That recipe relies on starch exuded by the pasta to thicken the broth enough to emulsify the cheese. If your brand of pasta throws off less starch, the broth won't be thick enough to keep the cheese from globbing up. I suggest adding some corn starch slurry just before the cheese. Remove a quarter cup or so of the broth, allowing it to cool slightly; add ...


6

Formulas for stock are somewhat variable, but a common case is to use 3 kg of bones (and half a kg of mirepoix, which is a vegetable mix used for taste) with 4-5 l water, which after cooking down yields 3 l of stock, or just a little bit more than that. I couldn't find an especially good figure for the bone:meat ratio of chickens, but many Internet sites ...


6

A piece of muslin/cotton/fine-tissue-of-your-choice will do the job nicely. You can easily find it in kitchen stores or online.


6

Some recipes might be pickier, but Mexican rice is almost certainly the kind of thing where the broth is just there to add a bit of background flavor, and it doesn't have to be specifically chicken. So you can be pretty flexible. Your primary options are: Use a different kind of pre-made broth. They'll all work for something like that, just provide slightly ...


6

The obvious downside is safety: each time you go through a heating and cooling cycle, your food will spend time in the danger zone. It's hard to guess exactly how long, but if it's a large volume and it takes an hour to cool to 40F and 15 minutes to heat back up to 140F, and you use the conservative end of the safe time range (2 hours) you might have a ...


6

It is not necessary in the sense that if you like the finished product then why do the extra work? That said, the scum that you get from boiling bones/meat isn't really the good stuff. The good stuff is soluble flavor compounds that wind up incorporated into the (liquid) broth. Recipes from test kitchen folks (Cook Illustrated and Serious Eats) usually call ...


6

Add more broth. Use either water, balanced with spices, or add from a good brand. Edit: You could always make more broth than you need and freeze the rest.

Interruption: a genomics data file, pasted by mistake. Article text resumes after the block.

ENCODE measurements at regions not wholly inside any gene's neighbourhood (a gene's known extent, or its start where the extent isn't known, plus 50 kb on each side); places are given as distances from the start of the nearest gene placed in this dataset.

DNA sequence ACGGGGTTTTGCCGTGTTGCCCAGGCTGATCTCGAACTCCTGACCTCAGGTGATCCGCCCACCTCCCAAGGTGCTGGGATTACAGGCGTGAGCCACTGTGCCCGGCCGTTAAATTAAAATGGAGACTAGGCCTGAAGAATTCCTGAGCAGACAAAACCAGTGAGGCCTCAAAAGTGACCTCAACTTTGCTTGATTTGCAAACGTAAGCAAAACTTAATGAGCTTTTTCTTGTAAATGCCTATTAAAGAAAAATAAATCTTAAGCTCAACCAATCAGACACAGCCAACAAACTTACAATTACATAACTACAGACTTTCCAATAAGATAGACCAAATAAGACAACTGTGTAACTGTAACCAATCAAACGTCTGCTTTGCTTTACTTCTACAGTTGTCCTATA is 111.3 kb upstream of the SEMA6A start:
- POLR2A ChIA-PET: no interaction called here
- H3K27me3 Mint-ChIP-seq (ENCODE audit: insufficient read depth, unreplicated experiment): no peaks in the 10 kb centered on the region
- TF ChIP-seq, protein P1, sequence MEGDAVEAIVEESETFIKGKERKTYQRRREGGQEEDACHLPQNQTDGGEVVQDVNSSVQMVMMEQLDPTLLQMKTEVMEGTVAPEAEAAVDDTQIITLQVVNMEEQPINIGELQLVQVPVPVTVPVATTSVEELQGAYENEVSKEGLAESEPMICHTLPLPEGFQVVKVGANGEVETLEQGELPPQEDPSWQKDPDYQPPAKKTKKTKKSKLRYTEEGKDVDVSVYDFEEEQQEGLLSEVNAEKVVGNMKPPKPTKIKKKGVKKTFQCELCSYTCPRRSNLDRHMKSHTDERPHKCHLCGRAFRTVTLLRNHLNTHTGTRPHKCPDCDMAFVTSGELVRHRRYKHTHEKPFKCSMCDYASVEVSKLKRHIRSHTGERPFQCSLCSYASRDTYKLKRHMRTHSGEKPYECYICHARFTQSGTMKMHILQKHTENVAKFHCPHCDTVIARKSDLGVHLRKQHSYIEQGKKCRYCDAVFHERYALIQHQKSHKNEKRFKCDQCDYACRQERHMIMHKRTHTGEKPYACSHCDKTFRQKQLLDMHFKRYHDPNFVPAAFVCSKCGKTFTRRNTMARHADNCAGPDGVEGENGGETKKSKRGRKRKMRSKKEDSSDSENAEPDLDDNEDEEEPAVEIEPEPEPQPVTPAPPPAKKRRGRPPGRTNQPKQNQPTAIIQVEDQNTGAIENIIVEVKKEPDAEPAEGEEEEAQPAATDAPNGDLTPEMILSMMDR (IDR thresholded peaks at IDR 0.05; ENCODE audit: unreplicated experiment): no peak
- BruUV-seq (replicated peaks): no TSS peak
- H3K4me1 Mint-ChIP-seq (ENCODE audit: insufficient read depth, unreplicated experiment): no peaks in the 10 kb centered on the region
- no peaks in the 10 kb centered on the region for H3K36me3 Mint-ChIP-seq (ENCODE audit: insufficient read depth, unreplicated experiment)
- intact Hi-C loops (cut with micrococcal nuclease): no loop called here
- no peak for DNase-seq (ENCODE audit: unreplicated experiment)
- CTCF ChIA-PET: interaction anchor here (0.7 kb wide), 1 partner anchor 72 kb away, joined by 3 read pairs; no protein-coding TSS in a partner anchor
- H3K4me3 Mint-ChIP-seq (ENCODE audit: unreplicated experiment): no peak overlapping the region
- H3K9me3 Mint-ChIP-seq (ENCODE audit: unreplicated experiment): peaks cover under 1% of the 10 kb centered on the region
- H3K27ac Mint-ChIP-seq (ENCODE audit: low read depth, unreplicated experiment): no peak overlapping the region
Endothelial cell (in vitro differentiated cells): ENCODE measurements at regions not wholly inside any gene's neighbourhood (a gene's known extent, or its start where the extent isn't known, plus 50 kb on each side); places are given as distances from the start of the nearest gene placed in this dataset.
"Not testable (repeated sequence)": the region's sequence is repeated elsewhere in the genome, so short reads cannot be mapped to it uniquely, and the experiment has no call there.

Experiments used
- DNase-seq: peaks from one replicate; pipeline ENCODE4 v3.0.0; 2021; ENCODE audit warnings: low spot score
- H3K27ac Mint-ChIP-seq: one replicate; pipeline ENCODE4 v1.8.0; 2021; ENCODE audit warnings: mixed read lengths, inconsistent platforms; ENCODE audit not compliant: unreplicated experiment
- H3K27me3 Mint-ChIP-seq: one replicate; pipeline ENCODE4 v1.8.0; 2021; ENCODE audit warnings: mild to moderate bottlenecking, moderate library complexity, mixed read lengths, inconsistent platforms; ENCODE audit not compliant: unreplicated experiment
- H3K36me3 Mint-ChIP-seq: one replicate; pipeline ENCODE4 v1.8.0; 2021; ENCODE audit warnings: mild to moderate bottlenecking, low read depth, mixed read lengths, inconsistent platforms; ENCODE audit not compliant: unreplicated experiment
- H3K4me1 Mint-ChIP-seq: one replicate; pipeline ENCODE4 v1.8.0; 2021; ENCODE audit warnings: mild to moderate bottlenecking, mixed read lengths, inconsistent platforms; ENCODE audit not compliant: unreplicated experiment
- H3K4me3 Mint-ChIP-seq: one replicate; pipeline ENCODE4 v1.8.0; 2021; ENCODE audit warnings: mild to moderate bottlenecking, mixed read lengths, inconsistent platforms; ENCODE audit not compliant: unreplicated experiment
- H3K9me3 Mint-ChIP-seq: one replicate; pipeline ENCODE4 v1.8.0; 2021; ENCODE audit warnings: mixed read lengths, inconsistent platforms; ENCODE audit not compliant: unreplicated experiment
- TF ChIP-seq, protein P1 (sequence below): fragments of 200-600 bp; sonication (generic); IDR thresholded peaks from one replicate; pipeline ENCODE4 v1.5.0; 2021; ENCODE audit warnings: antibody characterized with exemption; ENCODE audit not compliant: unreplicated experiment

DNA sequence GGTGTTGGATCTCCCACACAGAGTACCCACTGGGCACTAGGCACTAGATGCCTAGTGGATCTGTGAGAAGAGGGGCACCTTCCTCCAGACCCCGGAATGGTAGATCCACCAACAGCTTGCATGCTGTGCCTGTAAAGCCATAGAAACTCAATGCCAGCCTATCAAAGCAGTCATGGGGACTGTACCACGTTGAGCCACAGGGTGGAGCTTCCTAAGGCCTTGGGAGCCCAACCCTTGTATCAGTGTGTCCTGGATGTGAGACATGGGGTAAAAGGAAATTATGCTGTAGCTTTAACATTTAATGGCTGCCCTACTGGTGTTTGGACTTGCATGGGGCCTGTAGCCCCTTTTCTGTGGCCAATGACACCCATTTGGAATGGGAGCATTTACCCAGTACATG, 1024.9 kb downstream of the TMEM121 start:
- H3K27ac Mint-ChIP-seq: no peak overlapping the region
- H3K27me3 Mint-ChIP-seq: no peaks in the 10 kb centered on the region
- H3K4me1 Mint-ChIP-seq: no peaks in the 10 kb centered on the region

5

I don't think you can re-use the bones and expect to get a good product, no. But I wouldn't use a whole chicken to make stock in the first place. Use necks, backs, and wings instead -- much cheaper! You can roast the pieces first if you'd like, or not. You'll get different results, both good.


5

You definitely can't just leave it on the stove; that'd mean far longer than 2 hours in the danger zone. (See for example How do I know if food left at room temperature is still safe to eat?) If cooking until it's done is out of the question, you need to try to chill it. Putting the whole pot in the fridge might not be the best approach, though; it could ...


5

Personally I side with your family here, I have a gas stove and the idea of leaving something on all night is not one I'm comfortable with. However, leaving the pot out overnight is not a good idea from a food safety perspective or a results perspective. You won't get a tasty result even if it is safe to eat. A good option would be a low power electrical ...


5

Brief answer: no, you shouldn't be worried. Slightly longer answer: you only should be worried if your stock/broth displays characteristics of unskimmed stock (i.e., cloudiness, particles, or odd color) and that bothers you in your particular application for the stock/broth. Long answer: There are lots of things that can reduce the amount of apparent foam,...